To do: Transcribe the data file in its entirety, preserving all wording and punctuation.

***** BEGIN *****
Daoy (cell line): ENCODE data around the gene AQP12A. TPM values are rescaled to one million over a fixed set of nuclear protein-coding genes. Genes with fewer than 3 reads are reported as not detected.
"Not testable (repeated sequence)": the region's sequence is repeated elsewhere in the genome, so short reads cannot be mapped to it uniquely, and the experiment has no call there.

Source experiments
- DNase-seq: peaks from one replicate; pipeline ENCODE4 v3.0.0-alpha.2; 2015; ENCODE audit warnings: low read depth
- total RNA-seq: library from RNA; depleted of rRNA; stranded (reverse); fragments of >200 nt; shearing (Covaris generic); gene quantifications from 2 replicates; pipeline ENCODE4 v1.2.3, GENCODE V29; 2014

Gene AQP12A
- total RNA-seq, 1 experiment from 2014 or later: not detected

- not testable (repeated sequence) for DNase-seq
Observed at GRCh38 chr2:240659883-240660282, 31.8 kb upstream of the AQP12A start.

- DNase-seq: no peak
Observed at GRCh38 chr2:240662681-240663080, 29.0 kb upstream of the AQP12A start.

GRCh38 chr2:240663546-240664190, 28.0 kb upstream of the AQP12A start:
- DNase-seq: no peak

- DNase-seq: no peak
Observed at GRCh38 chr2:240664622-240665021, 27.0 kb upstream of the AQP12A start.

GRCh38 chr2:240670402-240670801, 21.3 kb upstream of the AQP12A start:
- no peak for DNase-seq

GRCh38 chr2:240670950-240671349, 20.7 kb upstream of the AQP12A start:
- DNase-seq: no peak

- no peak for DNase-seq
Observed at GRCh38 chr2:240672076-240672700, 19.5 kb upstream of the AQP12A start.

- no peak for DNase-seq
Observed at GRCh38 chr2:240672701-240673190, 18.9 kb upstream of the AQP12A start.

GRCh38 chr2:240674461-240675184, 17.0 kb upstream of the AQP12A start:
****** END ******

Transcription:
Daoy (cell line): ENCODE data around the gene AQP12A. TPM values are rescaled to one million over a fixed set of nuclear protein-coding genes. Genes with fewer than 3 reads are reported as not detected.
"Not testable (repeated sequence)": the region's sequence is repeated elsewhere in the genome, so short reads cannot be mapped to it uniquely, and the experiment has no call there.

Source experiments
- DNase-seq: peaks from one replicate; pipeline ENCODE4 v3.0.0-alpha.2; 2015; ENCODE audit warnings: low read depth
- total RNA-seq: library from RNA; depleted of rRNA; stranded (reverse); fragments of >200 nt; shearing (Covaris generic); gene quantifications from 2 replicates; pipeline ENCODE4 v1.2.3, GENCODE V29; 2014

Gene AQP12A
- total RNA-seq, 1 experiment from 2014 or later: not detected

- not testable (repeated sequence) for DNase-seq
Observed at GRCh38 chr2:240659883-240660282, 31.8 kb upstream of the AQP12A start.

- DNase-seq: no peak
Observed at GRCh38 chr2:240662681-240663080, 29.0 kb upstream of the AQP12A start.

GRCh38 chr2:240663546-240664190, 28.0 kb upstream of the AQP12A start:
- DNase-seq: no peak

- DNase-seq: no peak
Observed at GRCh38 chr2:240664622-240665021, 27.0 kb upstream of the AQP12A start.

GRCh38 chr2:240670402-240670801, 21.3 kb upstream of the AQP12A start:
- no peak for DNase-seq

GRCh38 chr2:240670950-240671349, 20.7 kb upstream of the AQP12A start:
- DNase-seq: no peak

- no peak for DNase-seq
Observed at GRCh38 chr2:240672076-240672700, 19.5 kb upstream of the AQP12A start.

- no peak for DNase-seq
Observed at GRCh38 chr2:240672701-240673190, 18.9 kb upstream of the AQP12A start.

GRCh38 chr2:240674461-240675184, 17.0 kb upstream of the AQP12A start: